Roll Over, Paper Towels

Engineers’ Picker-Upper Is Even Quicker

It’s paper towels to the rescue for soda spills and tomato sauce splatters, while gauze often soaks up blood in the operating room. Now, UMD engineers have elevated the cleanup game using a hydrogel that takes the familiar form of a dry, foldable sheet—but absorbs three times more liquid.

The method, which the team presented in the journal Matter, may one day find a home in kitchens, bathrooms or medical settings. Unlike typical hydrogels, which are made of a web of large molecules known as polymer that soak up more than 100 times their weight in water, the new material stays flexible, rather than crumbly, when dry. “We reimagined what a hydrogel can look like,” says Srinivasa Raghavan, a professor of chemical and biomolecular engineering.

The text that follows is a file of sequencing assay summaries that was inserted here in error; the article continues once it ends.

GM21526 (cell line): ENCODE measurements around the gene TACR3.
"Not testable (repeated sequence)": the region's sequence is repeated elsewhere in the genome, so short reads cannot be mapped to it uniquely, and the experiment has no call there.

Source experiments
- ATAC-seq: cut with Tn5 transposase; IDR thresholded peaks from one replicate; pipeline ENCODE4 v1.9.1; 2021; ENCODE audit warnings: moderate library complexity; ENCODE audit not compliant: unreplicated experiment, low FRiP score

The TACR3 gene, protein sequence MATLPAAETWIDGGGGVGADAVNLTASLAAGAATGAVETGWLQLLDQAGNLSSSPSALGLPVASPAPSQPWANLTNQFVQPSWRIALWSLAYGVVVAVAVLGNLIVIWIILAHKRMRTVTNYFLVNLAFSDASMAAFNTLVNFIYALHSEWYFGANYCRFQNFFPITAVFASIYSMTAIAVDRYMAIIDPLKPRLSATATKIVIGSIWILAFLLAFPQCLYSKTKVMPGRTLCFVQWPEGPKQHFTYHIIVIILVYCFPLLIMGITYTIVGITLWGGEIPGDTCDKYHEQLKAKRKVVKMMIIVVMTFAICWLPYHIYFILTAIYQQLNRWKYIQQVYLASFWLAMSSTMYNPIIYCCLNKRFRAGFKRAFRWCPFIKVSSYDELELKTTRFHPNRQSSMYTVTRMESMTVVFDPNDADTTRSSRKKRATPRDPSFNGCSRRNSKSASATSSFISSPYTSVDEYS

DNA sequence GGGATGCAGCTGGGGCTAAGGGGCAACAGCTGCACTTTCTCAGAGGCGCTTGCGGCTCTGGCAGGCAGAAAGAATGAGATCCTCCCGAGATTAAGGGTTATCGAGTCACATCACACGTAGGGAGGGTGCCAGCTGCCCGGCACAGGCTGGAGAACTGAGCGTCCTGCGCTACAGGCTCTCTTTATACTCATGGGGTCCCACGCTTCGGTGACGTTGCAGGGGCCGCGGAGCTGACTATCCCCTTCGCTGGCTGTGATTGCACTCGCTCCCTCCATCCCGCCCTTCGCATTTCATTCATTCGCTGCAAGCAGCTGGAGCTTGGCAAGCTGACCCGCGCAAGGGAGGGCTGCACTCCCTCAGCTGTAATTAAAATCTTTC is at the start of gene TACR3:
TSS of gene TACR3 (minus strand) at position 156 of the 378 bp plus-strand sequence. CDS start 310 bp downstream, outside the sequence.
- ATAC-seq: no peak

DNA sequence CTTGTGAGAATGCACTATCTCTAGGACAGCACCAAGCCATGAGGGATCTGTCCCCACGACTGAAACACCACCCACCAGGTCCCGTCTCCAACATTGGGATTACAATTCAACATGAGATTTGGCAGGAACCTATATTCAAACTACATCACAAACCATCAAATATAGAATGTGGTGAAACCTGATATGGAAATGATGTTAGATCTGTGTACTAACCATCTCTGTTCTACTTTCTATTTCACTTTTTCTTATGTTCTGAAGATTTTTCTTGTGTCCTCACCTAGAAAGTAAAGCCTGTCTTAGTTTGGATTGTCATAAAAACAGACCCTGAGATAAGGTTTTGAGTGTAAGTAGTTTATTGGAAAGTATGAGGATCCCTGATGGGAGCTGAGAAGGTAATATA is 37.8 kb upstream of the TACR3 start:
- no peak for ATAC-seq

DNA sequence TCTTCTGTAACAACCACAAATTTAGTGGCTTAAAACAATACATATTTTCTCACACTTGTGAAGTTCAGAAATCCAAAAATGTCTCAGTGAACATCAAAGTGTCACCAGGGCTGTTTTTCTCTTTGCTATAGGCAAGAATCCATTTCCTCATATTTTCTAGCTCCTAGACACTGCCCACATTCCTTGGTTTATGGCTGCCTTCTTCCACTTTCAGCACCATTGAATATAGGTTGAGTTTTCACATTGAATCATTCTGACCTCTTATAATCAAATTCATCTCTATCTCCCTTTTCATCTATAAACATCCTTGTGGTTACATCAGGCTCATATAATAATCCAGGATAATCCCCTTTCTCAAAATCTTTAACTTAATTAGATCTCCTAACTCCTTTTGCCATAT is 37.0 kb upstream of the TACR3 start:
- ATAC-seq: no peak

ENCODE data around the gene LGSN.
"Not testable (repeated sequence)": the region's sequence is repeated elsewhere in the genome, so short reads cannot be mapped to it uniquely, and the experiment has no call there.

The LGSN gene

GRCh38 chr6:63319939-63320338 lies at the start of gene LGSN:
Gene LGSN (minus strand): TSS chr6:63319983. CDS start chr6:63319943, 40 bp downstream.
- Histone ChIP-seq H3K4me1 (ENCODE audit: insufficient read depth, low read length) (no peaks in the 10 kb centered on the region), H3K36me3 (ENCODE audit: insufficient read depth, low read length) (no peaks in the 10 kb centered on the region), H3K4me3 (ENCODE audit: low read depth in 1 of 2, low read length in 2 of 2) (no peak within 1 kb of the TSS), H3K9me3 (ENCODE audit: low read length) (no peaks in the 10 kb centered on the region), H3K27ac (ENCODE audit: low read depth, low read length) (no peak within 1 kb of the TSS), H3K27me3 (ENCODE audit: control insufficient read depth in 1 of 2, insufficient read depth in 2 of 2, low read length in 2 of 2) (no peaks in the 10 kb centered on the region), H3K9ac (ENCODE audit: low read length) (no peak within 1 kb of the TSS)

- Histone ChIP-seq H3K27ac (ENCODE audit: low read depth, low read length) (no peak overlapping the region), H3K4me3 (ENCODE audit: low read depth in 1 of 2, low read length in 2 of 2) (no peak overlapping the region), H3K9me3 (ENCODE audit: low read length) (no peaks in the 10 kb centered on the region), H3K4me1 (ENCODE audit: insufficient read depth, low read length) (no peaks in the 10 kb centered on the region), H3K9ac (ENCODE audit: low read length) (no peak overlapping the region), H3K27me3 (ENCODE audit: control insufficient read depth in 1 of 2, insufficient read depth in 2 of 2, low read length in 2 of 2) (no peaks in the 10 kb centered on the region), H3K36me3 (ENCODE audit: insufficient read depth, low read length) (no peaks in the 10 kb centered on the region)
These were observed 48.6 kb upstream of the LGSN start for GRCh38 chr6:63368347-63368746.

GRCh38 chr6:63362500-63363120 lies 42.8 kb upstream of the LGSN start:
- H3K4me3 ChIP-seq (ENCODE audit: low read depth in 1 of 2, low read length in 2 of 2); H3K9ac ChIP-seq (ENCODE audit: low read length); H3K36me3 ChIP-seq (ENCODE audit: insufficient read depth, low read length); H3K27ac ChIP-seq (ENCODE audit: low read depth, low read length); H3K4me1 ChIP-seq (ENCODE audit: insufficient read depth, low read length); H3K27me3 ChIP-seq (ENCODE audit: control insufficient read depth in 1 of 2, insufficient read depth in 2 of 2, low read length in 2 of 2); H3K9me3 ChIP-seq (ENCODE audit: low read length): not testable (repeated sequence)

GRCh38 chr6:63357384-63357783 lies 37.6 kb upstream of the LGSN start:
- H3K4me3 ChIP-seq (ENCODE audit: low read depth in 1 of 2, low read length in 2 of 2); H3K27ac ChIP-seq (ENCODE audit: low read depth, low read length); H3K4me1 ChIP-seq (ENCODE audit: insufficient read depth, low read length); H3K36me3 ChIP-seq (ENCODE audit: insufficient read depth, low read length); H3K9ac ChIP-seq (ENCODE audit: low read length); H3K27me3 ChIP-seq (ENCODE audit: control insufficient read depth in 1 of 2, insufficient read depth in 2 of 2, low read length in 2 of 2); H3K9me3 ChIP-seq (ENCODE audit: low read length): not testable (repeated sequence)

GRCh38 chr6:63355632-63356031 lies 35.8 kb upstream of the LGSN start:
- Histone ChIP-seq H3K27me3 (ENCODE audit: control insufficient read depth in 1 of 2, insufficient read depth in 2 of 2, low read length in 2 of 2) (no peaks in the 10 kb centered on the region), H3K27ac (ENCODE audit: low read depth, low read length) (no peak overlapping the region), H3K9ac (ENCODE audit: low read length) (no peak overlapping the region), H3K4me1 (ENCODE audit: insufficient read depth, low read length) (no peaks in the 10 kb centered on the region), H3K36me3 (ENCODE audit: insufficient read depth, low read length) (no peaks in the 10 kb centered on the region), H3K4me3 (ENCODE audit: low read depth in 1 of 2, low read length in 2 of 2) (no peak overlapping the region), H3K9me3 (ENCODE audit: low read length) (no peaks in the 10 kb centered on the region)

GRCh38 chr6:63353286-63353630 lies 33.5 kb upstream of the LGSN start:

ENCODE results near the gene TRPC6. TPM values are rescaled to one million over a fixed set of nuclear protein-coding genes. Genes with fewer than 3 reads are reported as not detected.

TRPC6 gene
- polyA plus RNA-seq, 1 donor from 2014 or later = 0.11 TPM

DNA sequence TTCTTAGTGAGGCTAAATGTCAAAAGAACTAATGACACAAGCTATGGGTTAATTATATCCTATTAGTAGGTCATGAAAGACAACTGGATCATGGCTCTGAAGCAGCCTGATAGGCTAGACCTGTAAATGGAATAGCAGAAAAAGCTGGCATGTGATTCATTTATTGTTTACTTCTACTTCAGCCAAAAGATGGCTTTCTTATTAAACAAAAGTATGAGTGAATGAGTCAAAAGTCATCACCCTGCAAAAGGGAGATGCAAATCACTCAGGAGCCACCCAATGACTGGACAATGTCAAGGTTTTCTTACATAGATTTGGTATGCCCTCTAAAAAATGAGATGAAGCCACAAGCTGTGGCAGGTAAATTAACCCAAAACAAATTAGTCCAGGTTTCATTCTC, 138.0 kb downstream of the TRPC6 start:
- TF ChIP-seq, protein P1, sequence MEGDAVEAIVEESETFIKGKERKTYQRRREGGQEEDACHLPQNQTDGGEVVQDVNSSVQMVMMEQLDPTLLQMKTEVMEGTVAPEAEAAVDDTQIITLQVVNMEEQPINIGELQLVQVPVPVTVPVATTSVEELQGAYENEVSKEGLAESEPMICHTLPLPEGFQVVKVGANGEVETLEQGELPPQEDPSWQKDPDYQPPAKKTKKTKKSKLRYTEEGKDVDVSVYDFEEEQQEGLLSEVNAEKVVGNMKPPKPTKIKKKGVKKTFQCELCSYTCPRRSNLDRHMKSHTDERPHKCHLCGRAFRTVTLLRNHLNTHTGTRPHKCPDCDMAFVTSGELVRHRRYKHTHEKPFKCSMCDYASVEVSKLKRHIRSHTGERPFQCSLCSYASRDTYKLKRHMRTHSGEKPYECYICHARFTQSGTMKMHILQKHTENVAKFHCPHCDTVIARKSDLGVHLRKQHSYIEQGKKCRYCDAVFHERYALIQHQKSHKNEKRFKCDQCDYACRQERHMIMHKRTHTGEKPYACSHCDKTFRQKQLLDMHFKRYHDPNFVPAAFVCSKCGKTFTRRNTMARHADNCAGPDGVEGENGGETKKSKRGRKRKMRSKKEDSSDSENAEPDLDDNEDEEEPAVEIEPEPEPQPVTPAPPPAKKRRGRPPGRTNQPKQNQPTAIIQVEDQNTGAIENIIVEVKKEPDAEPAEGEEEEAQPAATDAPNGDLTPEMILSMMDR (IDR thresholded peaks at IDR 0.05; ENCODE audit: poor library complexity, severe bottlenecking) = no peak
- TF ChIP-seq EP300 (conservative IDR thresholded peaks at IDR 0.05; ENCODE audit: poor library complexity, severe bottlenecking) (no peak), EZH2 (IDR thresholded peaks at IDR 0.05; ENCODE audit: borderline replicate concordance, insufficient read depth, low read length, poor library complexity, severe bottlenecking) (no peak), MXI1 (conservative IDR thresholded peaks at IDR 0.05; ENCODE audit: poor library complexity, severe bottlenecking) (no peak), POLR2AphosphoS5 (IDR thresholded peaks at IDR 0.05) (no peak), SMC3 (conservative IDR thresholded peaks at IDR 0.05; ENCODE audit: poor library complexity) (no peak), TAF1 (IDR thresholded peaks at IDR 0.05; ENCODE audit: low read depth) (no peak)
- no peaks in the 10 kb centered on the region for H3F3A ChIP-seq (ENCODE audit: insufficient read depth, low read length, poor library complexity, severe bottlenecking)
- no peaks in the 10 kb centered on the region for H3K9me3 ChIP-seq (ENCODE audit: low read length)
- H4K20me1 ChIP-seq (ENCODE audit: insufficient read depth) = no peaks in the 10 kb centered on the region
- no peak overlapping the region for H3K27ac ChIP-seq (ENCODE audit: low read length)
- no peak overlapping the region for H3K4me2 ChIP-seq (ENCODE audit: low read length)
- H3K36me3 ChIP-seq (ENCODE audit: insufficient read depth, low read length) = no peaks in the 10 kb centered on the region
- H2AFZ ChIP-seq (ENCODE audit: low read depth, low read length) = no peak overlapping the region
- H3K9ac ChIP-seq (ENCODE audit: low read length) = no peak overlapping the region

The gel sheet soaked up nearly an ounce of spilled water, drip-free, within 20 seconds, while even a cloth pad only absorbed about 60% of that amount and left drips. The hydrogel saved the day with thick liquids as well—syrup, blood and even test fluids a million times more viscous than water.


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